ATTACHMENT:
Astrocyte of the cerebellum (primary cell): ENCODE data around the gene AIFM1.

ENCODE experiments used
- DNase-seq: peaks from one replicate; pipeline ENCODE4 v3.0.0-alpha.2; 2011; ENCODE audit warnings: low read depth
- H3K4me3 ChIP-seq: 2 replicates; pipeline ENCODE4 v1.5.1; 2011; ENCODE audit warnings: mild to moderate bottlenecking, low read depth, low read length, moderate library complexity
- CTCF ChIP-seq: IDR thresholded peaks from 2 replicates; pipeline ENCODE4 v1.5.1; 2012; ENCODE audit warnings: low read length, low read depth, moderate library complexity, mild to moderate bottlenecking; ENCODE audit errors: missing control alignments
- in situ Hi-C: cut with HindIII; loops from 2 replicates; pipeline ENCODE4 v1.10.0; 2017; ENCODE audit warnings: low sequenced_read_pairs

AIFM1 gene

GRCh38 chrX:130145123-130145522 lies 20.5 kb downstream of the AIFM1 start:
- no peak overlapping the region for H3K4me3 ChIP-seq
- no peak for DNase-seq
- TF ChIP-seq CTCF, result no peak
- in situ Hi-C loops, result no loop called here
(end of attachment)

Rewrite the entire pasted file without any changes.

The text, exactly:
Astrocyte of the cerebellum (primary cell): ENCODE data around the gene AIFM1.

ENCODE experiments used
- DNase-seq: peaks from one replicate; pipeline ENCODE4 v3.0.0-alpha.2; 2011; ENCODE audit warnings: low read depth
- H3K4me3 ChIP-seq: 2 replicates; pipeline ENCODE4 v1.5.1; 2011; ENCODE audit warnings: mild to moderate bottlenecking, low read depth, low read length, moderate library complexity
- CTCF ChIP-seq: IDR thresholded peaks from 2 replicates; pipeline ENCODE4 v1.5.1; 2012; ENCODE audit warnings: low read length, low read depth, moderate library complexity, mild to moderate bottlenecking; ENCODE audit errors: missing control alignments
- in situ Hi-C: cut with HindIII; loops from 2 replicates; pipeline ENCODE4 v1.10.0; 2017; ENCODE audit warnings: low sequenced_read_pairs

AIFM1 gene

GRCh38 chrX:130145123-130145522 lies 20.5 kb downstream of the AIFM1 start:
- no peak overlapping the region for H3K4me3 ChIP-seq
- no peak for DNase-seq
- TF ChIP-seq CTCF, result no peak
- in situ Hi-C loops, result no loop called here